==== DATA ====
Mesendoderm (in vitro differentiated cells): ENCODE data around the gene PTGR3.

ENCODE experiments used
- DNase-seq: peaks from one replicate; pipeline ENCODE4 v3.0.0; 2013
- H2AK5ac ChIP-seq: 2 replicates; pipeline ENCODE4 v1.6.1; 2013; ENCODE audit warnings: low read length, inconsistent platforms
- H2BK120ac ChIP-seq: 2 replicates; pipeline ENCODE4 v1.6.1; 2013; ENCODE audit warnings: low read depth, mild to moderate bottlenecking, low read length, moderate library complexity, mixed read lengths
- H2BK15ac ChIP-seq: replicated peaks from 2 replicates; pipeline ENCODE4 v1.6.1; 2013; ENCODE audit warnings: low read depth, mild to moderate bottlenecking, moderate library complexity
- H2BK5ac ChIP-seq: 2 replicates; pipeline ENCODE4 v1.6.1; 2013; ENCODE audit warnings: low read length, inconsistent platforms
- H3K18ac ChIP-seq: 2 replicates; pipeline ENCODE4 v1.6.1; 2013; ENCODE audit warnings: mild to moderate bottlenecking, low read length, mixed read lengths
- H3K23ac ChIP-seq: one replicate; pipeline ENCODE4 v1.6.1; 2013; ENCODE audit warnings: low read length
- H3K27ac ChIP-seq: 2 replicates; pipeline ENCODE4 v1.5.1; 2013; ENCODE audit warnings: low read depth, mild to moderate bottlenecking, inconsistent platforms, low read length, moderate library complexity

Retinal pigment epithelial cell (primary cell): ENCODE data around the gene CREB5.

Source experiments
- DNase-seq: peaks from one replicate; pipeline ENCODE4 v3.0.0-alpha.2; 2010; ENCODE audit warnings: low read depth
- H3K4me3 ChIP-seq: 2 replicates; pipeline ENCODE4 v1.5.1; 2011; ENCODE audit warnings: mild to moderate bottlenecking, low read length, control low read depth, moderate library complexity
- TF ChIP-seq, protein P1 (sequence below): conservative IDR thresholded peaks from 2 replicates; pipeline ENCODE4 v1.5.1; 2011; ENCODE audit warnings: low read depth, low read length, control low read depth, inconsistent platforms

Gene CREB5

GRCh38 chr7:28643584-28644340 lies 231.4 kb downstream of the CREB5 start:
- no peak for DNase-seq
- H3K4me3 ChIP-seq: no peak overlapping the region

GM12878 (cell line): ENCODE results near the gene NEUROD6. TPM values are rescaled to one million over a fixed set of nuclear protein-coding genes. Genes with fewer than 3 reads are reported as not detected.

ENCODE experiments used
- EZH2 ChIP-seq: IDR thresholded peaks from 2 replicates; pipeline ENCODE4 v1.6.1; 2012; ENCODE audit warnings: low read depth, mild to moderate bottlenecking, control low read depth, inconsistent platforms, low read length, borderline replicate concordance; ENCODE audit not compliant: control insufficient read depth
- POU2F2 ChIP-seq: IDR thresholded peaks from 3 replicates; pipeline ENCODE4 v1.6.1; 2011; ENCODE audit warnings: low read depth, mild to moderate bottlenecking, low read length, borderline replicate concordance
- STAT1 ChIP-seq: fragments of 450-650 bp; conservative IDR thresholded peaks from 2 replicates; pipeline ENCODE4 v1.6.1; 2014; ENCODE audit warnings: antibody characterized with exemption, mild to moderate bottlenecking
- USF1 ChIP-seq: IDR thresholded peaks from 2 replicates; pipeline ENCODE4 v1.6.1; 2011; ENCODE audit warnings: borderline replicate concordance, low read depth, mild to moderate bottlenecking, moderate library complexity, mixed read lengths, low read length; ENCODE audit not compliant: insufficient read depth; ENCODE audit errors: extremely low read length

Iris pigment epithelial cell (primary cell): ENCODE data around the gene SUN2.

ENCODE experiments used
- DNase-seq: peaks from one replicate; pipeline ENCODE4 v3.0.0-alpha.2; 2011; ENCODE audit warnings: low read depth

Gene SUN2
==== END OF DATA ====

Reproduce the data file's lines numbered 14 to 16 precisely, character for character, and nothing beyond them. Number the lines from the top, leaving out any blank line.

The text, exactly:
- H3K4me3 ChIP-seq: 2 replicates; pipeline ENCODE4 v1.5.1; 2011; ENCODE audit warnings: mild to moderate bottlenecking, low read length, control low read depth, moderate library complexity
- TF ChIP-seq, protein P1 (sequence below): conservative IDR thresholded peaks from 2 replicates; pipeline ENCODE4 v1.5.1; 2011; ENCODE audit warnings: low read depth, low read length, control low read depth, inconsistent platforms

Gene CREB5